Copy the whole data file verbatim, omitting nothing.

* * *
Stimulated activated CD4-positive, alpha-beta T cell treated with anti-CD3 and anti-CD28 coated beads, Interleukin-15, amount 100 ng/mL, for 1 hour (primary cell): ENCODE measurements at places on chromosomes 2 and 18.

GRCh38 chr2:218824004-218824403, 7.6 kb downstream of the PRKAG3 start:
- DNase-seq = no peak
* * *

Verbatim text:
Stimulated activated CD4-positive, alpha-beta T cell treated with anti-CD3 and anti-CD28 coated beads, Interleukin-15, amount 100 ng/mL, for 1 hour (primary cell): ENCODE measurements at places on chromosomes 2 and 18.

GRCh38 chr2:218824004-218824403, 7.6 kb downstream of the PRKAG3 start:
- DNase-seq = no peak